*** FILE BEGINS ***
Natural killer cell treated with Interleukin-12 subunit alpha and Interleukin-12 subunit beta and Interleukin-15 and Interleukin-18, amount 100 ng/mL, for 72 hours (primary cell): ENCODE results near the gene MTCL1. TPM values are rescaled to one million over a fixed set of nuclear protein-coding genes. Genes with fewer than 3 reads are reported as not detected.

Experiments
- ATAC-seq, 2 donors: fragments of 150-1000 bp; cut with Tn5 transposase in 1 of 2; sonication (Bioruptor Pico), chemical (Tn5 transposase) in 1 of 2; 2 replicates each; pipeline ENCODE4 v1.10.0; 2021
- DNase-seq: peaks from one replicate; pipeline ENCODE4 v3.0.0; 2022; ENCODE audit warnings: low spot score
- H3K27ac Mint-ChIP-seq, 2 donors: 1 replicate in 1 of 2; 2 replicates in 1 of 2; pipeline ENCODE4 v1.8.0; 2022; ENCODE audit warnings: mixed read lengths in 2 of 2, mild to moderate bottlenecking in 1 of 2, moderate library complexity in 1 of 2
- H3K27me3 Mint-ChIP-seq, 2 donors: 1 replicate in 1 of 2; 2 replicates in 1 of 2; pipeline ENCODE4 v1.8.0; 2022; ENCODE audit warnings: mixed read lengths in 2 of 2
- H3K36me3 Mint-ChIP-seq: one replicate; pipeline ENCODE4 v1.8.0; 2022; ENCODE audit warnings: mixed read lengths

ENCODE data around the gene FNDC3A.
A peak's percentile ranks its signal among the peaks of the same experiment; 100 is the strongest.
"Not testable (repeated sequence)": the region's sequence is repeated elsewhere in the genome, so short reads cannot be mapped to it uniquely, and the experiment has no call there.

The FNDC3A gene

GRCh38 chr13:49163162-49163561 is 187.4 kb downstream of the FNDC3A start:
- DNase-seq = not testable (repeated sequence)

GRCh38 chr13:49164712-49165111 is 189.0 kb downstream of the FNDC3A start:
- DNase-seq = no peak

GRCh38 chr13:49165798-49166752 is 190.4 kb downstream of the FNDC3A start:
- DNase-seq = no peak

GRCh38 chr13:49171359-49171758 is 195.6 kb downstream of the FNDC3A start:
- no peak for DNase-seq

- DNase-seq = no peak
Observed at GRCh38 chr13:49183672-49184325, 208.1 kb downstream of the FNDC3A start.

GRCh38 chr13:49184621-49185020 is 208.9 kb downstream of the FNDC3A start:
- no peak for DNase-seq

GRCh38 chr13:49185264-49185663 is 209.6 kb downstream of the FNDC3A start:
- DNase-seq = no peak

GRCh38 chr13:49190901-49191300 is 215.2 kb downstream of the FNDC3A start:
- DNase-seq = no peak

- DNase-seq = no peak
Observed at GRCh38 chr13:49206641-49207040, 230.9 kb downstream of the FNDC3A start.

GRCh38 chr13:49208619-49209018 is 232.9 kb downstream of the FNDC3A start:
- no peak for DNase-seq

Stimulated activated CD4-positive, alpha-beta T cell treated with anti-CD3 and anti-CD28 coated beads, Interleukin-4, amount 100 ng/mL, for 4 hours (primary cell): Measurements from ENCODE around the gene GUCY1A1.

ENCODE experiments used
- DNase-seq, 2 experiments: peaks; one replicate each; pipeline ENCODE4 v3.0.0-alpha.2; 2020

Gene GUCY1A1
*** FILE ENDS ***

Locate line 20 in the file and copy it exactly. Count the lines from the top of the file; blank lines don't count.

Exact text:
- DNase-seq = no peak